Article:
“I’m trying to process a huge number number of complex variables at once, and organize it so that everything flows smoothly thru the system. It’s all trial and error – the wrong rules will kill the buzz entirely. Because it’s Bayesian.” He looked down at Fairy. “The operating system has only a few simple and comprehensive ground rules, and they are above all adaptable.” She beamed at him.

“You should patent it,” Snake suggested.

“I couldn’t possibly document it well enough to fill out a patent application.” Kurt suffered from partial amnesia about the fabrication details, due to the pernicious influence of Tesla and Reich.

“What will you call it?” Fairy asked. She cuddled close to him for warmth.

“Hmm, a name. They’ve built neural networks before. They always name them for some reason. There was the Perceptron in 1958, the Orgasmatron in ’73, the Cognitron in ’75. In 1980 they built the Neocognitron, and the Multilayer Perceptron in ’86. I don’t know, maybe this version should be the called the Groktron.”

Snake made a face.

“Whatever.” He smiled at Fairy. “Why don’t you name it?”

She batted her eyes at him. “Too bad Orgasmatron is taken,” she mused.

“So, what’s next?” Snake said, eager to shut Fairy down.

Kurt turned to him. “I figure you could all use individual quantum computers, rather than trying to network thru a server. It’ll give me an opportunity to tinker. A personal quantum device should make your work easier.” He drew out a much-folded piece of paper with notations scribbled all over it, and tapped at a complex circuit diagram. “It reads your mind, kind of. Minds. Anyway, it’s all drag and drop and tools I borrowed from the gimp. Intelligible design. You basically describe or draw what you want, or find a reference, and the programming happens automatically.”

They were stunned.

“And it’s cheap. With my invention, you can make your indie videogame, and it won’t take a hundred people and cost ten million bucks like it does these days. It’ll just take you guys right here, and about a thousand dollars. Most of that spent on coffee, no doubt.” He checked the time and got up. He was tired of talking and wanted to be back home in his van, now, where he could relax, pop a Xanax, and get back to work. He walked over and dumped his trash in the bins.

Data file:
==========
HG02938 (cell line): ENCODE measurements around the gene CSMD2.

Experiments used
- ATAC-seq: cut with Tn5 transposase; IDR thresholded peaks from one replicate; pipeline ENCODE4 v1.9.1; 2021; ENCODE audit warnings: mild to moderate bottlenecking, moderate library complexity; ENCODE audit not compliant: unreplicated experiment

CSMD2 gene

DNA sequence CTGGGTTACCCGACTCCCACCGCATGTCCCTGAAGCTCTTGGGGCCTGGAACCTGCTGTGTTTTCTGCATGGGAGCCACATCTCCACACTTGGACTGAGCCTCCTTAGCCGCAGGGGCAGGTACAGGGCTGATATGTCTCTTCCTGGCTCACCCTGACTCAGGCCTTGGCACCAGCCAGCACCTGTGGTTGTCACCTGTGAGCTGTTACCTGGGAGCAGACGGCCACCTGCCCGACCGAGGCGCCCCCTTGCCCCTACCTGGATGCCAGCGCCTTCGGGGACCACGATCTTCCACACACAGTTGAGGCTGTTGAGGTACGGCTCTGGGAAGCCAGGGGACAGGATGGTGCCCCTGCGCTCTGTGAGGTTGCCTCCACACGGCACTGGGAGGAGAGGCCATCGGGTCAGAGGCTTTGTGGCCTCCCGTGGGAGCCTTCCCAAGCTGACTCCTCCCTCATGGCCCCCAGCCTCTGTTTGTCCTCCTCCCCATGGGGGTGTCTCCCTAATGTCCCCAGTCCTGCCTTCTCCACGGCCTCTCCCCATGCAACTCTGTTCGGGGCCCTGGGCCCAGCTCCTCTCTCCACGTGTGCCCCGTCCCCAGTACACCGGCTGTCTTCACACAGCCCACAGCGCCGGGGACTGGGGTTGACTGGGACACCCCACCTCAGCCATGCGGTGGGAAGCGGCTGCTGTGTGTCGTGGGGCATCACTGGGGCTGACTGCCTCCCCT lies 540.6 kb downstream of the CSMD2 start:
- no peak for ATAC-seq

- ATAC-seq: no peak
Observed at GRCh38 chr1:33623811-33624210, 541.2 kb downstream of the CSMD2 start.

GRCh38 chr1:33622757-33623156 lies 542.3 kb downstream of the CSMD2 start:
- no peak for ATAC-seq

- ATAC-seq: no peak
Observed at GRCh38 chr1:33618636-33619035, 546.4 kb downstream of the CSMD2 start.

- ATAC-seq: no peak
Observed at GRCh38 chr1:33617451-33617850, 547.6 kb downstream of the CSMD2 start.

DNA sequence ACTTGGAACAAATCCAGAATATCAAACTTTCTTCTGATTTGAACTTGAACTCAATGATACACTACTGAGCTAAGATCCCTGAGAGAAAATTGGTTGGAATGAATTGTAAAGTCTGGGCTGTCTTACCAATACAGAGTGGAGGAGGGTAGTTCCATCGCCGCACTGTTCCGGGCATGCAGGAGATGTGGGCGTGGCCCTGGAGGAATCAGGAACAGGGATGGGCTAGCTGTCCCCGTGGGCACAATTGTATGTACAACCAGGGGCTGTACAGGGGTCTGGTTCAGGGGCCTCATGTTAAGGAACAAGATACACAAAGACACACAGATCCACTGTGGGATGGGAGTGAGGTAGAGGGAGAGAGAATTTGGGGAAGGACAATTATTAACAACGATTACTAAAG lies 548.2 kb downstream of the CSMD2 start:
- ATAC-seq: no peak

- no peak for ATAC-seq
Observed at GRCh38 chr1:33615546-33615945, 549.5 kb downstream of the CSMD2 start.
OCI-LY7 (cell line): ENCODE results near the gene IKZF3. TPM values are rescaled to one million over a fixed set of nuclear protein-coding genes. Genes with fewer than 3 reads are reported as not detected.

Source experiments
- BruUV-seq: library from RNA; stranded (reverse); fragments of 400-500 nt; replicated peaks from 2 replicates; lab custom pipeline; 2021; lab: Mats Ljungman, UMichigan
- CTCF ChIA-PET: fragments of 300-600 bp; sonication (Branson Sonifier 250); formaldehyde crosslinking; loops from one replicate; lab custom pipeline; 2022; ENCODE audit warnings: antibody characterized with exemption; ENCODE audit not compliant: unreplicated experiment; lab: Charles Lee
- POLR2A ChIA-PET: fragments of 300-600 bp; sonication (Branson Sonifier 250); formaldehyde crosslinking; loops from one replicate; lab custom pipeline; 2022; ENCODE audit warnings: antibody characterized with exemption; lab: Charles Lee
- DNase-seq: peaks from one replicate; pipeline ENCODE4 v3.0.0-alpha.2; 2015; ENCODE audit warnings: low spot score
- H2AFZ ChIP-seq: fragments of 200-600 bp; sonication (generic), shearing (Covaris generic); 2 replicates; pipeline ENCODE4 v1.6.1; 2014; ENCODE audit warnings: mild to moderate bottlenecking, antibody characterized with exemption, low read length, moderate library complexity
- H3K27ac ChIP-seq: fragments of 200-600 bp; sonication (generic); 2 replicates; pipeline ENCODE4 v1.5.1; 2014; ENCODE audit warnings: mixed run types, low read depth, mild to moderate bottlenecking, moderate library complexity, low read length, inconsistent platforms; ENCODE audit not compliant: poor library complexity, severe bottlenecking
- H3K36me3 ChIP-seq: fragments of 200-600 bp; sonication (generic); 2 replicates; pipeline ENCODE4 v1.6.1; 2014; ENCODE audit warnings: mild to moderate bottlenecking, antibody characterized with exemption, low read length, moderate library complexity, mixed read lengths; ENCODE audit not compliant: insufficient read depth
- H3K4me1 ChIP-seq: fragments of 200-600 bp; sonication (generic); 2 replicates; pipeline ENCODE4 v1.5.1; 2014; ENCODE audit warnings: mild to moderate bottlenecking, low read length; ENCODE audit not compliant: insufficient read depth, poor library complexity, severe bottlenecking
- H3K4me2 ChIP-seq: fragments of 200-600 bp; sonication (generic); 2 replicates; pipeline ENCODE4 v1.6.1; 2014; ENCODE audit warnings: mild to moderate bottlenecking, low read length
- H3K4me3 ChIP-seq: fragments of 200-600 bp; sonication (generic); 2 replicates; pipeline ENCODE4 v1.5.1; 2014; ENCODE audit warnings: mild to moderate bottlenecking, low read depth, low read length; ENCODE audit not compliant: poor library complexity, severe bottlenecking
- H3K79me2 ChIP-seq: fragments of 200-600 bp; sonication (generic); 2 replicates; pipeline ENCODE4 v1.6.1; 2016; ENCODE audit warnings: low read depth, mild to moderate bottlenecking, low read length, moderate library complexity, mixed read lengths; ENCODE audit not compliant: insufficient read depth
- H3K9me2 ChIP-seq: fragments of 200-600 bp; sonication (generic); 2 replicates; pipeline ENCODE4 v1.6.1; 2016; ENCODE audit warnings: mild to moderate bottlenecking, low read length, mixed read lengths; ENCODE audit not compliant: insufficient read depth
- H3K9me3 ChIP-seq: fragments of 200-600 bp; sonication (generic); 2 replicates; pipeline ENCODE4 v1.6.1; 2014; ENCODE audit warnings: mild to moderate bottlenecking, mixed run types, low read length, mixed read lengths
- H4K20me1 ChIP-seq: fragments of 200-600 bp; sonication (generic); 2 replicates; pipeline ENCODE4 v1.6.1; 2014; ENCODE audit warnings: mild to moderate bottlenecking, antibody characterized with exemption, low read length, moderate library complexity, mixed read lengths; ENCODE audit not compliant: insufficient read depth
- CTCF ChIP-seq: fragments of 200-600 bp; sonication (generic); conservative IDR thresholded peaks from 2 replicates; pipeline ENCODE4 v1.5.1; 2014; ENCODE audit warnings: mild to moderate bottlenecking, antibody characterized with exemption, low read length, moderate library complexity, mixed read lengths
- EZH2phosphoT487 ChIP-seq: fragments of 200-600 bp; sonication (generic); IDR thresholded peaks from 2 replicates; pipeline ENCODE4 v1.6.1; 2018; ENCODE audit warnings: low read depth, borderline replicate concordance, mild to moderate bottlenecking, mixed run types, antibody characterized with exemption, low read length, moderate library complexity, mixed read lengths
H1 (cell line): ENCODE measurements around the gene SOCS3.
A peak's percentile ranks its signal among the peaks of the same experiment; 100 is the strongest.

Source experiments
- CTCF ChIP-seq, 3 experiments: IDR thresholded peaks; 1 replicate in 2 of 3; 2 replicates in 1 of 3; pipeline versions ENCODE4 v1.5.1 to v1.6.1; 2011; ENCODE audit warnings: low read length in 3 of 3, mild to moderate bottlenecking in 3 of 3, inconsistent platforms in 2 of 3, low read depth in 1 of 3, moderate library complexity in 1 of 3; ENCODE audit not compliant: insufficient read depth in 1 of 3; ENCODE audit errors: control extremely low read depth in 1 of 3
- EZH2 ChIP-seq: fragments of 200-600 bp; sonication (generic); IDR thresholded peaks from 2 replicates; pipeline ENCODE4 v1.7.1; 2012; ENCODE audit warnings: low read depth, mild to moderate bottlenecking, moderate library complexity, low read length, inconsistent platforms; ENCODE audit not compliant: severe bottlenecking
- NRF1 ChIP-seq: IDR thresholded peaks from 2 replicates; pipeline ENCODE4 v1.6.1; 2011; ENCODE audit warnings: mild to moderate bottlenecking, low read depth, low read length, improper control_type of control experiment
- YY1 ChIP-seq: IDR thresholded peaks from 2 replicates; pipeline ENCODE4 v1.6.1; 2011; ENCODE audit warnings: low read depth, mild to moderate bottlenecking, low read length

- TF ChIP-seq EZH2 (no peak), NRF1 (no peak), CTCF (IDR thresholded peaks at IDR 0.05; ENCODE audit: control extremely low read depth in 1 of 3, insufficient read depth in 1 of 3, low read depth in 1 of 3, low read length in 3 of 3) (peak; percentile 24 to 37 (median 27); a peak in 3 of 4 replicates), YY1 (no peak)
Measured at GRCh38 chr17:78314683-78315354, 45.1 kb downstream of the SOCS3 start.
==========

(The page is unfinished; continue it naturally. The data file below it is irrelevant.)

“How’re we gonna come up with a dime?” Josh whined.

“I’ll get a job as a stripper,” Anomia suggested jokingly. They looked expectantly at her. “Not,” she bristled.

Kurt turned back and said, “You don’t have to worry about money. A quantum computer can handle something like bank rounding errors in its sleep.”

Snake stared at him. “Could we ask it to figure out the stock market and recommend a few things? Could it do that?”

Kurt shrugged and left for the subway. “Maybe i’ll write an app.”

Anomia and Fairy started to gush, so Snake became the voice of reason. “Maybe you didn’t notice, but Kurt’s really into this woo shit. I hate to pop your bubble because you’re so depending on him for miracles and all. I think he’s just another metaphysical flake who sounds good but doesn’t know what he’s doing.” He spread his hands persuasively. “Else he’d be making the big bucks in a government funded lab.”

The girls defended him, and even Josh thought his physics was sound, but Snake pointed out a dozen basic fallacies and departures from standard quantum physics. “Orgone – please. Tesla fields. Totally unsubstantiated. And what did he show us that was at all quantumagical? Nothing. A search algorithm. Wow.” This dampened their enthusiasm. “We’ll just have to see what he comes up with. A PQfuckingA, huh? Well, I’m sure we can make it sound great, no matter how eyerolling it actually turns out to be.”

Kurt spent several more weeks not answering his phone or emails while he created the game engine and level editor. He modified a bunch of android tablets to run them. He also spent time tweaking his quantum computer. He got to know the quantum kernel like the back of his hand. He did a lot of psychedelics, dissociatives, and deliriants. As well as the usual regimen. He neglected to eat. He had Tesla and Reich over for a party. His dream Airstream took a lot of abuse. He had some trouble with an alien reptilian portal that opened up in the parking deck near his van, and built an orgone generator app to neutralize it. His mood grew lighter, and he slept better and didn’t make as much of a mess when he sleep-programmed. Someone else, Snake maybe, would have marketed it. But Kurt just moved on to something challenging.


About jeanne

artist, grandma, alien

Posted on November 30, 2012, in Dailies, fiction, Nanowrimo and tagged , , , . Bookmark the permalink. Leave a comment.